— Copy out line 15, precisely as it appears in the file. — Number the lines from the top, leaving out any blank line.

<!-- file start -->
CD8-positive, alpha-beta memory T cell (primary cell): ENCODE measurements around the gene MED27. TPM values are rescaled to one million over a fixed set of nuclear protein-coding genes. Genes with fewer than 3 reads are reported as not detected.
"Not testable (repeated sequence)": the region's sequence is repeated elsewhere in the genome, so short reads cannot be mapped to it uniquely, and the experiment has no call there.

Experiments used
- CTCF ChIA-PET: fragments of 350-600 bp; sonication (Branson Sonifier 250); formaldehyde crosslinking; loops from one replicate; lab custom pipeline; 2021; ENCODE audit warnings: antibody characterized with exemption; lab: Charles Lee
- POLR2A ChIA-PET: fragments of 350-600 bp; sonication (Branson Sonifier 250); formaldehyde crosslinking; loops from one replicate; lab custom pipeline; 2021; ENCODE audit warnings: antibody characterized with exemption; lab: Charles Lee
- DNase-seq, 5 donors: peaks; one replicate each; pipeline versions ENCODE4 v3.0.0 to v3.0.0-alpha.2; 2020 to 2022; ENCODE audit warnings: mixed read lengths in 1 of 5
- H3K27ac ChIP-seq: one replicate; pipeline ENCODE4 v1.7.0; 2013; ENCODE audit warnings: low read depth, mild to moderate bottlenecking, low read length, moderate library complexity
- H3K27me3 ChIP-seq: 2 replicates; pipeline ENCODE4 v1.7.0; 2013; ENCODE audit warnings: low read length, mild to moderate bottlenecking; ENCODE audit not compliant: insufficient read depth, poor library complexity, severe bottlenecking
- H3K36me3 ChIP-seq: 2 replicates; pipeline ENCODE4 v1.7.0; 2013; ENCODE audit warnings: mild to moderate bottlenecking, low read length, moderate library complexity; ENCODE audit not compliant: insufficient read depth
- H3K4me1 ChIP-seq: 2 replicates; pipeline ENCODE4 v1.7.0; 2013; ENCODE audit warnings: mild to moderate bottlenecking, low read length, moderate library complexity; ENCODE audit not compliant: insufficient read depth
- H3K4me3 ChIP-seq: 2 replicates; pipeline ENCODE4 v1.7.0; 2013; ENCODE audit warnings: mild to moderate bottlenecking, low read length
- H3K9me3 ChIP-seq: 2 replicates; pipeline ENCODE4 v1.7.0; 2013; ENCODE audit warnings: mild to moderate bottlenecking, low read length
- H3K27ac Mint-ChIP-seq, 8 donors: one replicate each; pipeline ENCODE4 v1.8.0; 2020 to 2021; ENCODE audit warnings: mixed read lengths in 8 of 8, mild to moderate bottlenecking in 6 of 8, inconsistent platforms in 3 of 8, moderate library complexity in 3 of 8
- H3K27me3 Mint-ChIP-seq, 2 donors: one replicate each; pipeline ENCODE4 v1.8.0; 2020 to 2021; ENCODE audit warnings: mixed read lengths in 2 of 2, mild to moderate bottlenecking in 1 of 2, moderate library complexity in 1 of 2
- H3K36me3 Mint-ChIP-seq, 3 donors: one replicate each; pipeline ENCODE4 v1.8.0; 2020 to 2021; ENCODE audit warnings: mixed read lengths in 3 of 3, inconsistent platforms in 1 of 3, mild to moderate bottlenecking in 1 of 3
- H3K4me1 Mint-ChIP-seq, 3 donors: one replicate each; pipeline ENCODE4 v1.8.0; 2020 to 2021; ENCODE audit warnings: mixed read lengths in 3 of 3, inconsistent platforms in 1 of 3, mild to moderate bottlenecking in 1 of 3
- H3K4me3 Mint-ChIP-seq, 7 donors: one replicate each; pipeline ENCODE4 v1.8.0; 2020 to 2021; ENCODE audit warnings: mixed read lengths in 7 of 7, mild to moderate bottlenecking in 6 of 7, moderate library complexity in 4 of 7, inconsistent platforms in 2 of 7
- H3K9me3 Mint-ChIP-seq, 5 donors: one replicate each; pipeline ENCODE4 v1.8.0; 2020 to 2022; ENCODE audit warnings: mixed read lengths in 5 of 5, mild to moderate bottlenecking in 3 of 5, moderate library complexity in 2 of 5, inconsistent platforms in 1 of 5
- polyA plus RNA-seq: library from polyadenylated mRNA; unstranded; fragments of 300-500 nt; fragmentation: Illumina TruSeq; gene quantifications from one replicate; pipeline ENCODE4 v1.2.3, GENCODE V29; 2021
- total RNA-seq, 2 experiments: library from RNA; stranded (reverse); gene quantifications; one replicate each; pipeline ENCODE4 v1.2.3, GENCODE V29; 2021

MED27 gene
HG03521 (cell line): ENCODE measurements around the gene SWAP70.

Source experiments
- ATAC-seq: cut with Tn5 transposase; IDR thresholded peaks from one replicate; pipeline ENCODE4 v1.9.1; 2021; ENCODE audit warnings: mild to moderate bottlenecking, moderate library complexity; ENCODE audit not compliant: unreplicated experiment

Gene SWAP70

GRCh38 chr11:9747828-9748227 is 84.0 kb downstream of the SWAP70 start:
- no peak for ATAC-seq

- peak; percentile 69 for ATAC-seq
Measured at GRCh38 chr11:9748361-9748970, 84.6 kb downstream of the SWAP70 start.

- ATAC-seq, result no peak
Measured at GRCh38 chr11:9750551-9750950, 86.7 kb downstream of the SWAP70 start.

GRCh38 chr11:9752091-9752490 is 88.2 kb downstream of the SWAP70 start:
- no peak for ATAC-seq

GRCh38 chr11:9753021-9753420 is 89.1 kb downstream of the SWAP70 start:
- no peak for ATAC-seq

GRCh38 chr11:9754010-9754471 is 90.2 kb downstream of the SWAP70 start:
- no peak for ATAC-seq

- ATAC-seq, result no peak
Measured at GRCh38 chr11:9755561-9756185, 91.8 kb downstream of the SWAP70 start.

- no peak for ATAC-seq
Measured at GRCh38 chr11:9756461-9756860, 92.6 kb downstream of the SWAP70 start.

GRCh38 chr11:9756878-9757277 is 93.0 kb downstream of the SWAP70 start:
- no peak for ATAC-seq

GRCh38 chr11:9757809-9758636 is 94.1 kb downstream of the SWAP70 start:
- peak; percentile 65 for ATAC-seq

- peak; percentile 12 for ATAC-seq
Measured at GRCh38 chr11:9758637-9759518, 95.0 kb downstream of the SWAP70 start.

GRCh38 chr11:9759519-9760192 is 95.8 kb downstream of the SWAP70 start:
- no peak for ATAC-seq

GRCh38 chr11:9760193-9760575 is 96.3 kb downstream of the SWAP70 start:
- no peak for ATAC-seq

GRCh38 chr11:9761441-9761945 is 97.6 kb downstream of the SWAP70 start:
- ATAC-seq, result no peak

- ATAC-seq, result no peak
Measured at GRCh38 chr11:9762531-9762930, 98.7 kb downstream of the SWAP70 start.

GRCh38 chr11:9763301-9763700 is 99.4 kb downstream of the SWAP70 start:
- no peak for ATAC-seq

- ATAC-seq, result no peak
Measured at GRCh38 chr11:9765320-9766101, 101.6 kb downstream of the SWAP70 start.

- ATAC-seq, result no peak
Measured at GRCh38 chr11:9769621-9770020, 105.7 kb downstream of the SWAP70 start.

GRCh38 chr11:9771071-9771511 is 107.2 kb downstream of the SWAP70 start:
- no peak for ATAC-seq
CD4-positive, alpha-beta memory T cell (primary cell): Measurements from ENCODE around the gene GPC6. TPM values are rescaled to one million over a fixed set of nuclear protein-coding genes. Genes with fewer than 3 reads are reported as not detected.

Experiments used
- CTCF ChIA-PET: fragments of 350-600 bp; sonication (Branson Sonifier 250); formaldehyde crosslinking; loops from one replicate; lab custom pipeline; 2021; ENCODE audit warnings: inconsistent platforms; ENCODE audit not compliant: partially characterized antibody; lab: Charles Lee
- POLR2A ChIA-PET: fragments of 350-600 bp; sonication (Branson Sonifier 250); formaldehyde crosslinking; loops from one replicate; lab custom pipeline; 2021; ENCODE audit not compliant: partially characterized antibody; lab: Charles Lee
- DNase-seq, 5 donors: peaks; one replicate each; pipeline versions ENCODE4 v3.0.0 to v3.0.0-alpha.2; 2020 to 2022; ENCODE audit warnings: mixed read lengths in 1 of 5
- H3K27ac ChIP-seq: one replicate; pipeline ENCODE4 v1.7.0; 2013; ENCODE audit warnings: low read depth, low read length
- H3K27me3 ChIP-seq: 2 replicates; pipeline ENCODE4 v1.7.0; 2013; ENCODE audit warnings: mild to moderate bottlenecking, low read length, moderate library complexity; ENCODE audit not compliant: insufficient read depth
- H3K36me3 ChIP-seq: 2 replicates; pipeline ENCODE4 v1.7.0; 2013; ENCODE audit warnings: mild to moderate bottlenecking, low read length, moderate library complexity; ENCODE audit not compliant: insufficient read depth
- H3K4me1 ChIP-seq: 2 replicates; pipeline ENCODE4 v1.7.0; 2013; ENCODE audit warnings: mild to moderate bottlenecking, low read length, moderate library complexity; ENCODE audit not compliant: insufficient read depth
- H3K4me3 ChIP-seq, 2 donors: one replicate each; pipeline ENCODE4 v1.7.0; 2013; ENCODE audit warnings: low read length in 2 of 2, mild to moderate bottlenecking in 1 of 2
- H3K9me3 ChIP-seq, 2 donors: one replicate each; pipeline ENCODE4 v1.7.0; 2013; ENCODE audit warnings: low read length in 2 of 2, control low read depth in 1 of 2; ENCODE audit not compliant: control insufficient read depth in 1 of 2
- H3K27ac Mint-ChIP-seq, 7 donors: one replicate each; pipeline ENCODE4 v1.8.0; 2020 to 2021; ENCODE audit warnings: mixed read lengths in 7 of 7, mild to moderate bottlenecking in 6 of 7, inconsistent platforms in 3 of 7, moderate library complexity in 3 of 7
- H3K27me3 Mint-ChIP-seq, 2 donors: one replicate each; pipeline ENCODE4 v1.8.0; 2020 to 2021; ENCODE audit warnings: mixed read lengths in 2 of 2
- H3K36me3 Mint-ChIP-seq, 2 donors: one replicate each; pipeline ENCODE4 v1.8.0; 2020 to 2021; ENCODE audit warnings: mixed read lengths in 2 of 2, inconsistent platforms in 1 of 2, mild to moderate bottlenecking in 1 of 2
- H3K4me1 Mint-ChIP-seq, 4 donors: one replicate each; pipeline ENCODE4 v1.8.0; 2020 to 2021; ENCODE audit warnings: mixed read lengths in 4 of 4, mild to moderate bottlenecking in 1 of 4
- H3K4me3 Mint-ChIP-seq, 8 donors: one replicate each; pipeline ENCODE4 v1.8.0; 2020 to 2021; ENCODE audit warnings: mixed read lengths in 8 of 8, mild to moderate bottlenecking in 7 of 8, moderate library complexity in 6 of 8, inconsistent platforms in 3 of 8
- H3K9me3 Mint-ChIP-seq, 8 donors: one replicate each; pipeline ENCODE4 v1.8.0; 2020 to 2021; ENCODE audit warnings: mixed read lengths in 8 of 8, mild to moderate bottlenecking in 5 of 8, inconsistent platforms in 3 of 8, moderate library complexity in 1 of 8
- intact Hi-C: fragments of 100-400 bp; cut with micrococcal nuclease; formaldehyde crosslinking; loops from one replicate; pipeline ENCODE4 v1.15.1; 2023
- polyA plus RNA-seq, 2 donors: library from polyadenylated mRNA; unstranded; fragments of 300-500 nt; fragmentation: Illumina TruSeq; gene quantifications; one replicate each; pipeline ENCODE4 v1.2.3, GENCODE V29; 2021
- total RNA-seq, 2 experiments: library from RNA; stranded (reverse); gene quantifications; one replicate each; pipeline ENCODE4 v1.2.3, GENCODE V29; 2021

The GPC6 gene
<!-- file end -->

- H3K36me3 Mint-ChIP-seq, 3 donors: one replicate each; pipeline ENCODE4 v1.8.0; 2020 to 2021; ENCODE audit warnings: mixed read lengths in 3 of 3, inconsistent platforms in 1 of 3, mild to moderate bottlenecking in 1 of 3